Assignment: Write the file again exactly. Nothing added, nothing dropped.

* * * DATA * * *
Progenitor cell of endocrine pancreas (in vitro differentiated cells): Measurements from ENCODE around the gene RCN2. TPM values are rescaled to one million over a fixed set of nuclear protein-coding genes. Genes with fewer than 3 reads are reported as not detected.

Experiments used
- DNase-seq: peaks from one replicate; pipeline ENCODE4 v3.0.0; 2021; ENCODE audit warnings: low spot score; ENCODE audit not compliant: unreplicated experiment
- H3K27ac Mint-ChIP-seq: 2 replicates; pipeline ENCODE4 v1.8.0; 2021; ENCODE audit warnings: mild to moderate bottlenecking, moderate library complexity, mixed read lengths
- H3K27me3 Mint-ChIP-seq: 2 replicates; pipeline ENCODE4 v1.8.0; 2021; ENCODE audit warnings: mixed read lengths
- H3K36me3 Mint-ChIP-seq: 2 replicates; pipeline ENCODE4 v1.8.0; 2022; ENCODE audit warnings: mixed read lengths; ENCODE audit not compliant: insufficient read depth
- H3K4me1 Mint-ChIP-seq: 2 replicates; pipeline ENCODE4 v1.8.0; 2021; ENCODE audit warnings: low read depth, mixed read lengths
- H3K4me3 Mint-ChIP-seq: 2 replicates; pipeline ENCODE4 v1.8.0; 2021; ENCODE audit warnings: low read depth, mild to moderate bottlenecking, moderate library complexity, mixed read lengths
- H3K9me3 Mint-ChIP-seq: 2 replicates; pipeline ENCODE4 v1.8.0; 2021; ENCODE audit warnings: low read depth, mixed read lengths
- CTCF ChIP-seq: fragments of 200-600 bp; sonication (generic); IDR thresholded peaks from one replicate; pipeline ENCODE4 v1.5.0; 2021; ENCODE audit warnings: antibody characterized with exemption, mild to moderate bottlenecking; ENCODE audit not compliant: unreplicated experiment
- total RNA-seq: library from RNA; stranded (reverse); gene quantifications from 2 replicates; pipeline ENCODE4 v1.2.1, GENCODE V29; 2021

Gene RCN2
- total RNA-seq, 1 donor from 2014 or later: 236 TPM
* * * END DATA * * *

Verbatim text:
Progenitor cell of endocrine pancreas (in vitro differentiated cells): Measurements from ENCODE around the gene RCN2. TPM values are rescaled to one million over a fixed set of nuclear protein-coding genes. Genes with fewer than 3 reads are reported as not detected.

Experiments used
- DNase-seq: peaks from one replicate; pipeline ENCODE4 v3.0.0; 2021; ENCODE audit warnings: low spot score; ENCODE audit not compliant: unreplicated experiment
- H3K27ac Mint-ChIP-seq: 2 replicates; pipeline ENCODE4 v1.8.0; 2021; ENCODE audit warnings: mild to moderate bottlenecking, moderate library complexity, mixed read lengths
- H3K27me3 Mint-ChIP-seq: 2 replicates; pipeline ENCODE4 v1.8.0; 2021; ENCODE audit warnings: mixed read lengths
- H3K36me3 Mint-ChIP-seq: 2 replicates; pipeline ENCODE4 v1.8.0; 2022; ENCODE audit warnings: mixed read lengths; ENCODE audit not compliant: insufficient read depth
- H3K4me1 Mint-ChIP-seq: 2 replicates; pipeline ENCODE4 v1.8.0; 2021; ENCODE audit warnings: low read depth, mixed read lengths
- H3K4me3 Mint-ChIP-seq: 2 replicates; pipeline ENCODE4 v1.8.0; 2021; ENCODE audit warnings: low read depth, mild to moderate bottlenecking, moderate library complexity, mixed read lengths
- H3K9me3 Mint-ChIP-seq: 2 replicates; pipeline ENCODE4 v1.8.0; 2021; ENCODE audit warnings: low read depth, mixed read lengths
- CTCF ChIP-seq: fragments of 200-600 bp; sonication (generic); IDR thresholded peaks from one replicate; pipeline ENCODE4 v1.5.0; 2021; ENCODE audit warnings: antibody characterized with exemption, mild to moderate bottlenecking; ENCODE audit not compliant: unreplicated experiment
- total RNA-seq: library from RNA; stranded (reverse); gene quantifications from 2 replicates; pipeline ENCODE4 v1.2.1, GENCODE V29; 2021

Gene RCN2
- total RNA-seq, 1 donor from 2014 or later: 236 TPM